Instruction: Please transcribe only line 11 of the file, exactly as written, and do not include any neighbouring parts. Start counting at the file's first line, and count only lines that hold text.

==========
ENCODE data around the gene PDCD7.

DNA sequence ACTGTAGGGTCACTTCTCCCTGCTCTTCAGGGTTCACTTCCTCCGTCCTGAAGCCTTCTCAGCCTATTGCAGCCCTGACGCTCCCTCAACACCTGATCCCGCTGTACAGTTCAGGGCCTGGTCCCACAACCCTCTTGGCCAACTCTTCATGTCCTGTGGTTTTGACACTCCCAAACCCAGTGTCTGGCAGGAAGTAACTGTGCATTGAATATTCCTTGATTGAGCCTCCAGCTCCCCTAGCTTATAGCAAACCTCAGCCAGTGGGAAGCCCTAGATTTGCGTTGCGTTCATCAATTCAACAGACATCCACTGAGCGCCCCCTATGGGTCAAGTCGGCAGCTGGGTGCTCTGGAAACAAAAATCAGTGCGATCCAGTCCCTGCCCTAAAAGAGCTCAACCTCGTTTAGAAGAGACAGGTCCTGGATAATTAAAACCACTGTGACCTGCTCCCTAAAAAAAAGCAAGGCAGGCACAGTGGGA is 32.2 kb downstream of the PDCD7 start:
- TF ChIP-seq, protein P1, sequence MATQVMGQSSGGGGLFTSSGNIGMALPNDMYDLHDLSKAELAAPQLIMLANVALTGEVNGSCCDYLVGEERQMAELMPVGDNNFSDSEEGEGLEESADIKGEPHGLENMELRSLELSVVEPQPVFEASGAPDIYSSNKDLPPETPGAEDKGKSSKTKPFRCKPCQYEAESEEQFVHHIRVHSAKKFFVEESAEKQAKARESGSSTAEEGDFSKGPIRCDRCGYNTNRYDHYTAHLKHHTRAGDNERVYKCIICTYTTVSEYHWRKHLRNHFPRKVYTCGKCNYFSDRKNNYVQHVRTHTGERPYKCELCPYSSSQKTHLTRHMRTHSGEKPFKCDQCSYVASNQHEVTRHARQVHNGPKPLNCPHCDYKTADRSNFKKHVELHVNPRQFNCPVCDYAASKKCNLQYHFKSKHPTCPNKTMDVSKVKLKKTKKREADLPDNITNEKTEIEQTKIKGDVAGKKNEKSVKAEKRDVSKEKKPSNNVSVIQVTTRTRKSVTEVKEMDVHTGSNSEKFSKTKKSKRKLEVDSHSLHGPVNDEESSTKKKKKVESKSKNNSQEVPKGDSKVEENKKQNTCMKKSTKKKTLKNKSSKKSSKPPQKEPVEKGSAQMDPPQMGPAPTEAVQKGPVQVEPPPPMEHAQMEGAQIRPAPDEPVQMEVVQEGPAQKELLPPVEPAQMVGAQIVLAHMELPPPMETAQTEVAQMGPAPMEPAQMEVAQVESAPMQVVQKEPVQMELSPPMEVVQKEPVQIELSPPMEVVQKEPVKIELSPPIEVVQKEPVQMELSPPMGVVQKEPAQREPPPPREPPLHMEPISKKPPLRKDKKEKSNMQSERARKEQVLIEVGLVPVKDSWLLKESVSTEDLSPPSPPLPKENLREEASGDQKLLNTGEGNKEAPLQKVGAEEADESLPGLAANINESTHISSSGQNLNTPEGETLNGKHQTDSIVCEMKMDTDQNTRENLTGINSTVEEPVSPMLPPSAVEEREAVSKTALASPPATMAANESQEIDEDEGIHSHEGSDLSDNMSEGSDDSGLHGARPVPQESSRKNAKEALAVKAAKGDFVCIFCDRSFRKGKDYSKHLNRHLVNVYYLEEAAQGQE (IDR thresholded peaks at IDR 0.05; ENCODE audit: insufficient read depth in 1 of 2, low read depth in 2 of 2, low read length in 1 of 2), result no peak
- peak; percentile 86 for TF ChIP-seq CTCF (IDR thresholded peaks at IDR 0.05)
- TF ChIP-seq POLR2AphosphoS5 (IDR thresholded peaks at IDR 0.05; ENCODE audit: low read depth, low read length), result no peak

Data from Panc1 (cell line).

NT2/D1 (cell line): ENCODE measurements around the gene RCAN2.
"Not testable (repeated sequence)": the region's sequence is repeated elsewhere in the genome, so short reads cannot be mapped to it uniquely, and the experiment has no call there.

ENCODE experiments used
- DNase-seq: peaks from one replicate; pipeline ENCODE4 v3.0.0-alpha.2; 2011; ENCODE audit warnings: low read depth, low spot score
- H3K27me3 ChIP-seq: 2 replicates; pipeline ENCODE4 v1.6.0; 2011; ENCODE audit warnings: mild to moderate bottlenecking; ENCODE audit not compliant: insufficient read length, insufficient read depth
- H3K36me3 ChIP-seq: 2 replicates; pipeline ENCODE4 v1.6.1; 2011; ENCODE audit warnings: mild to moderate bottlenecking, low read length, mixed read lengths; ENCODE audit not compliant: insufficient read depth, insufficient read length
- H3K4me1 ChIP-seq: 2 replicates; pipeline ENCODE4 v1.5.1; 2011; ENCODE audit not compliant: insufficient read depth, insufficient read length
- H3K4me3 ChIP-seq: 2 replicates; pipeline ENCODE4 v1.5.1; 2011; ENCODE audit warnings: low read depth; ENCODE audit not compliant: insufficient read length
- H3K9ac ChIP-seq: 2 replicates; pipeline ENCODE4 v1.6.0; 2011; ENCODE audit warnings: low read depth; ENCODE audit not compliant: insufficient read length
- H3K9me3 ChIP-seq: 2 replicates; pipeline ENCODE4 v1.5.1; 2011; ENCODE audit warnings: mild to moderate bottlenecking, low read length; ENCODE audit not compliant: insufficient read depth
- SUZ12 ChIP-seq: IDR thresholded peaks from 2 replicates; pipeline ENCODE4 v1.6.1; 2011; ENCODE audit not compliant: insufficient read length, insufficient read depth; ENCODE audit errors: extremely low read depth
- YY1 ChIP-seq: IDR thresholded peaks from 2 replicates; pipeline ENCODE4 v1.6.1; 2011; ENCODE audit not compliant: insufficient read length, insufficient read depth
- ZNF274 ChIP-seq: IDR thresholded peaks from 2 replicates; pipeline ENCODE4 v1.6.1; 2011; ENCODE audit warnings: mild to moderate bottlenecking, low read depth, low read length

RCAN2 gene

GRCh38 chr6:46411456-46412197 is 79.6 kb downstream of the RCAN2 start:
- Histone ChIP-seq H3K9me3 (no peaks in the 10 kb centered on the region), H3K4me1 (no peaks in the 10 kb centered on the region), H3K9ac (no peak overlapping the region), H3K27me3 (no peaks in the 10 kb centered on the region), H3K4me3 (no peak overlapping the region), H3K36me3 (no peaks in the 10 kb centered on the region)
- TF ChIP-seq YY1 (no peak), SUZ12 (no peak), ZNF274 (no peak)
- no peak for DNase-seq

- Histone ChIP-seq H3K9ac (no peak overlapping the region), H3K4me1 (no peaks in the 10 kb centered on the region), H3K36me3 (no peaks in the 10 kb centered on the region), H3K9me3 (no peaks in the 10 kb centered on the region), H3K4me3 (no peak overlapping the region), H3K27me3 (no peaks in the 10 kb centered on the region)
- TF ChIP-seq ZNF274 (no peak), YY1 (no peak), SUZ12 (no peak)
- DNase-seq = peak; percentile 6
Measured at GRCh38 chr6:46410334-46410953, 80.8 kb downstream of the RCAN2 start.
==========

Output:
- H3K27me3 ChIP-seq: 2 replicates; pipeline ENCODE4 v1.6.0; 2011; ENCODE audit warnings: mild to moderate bottlenecking; ENCODE audit not compliant: insufficient read length, insufficient read depth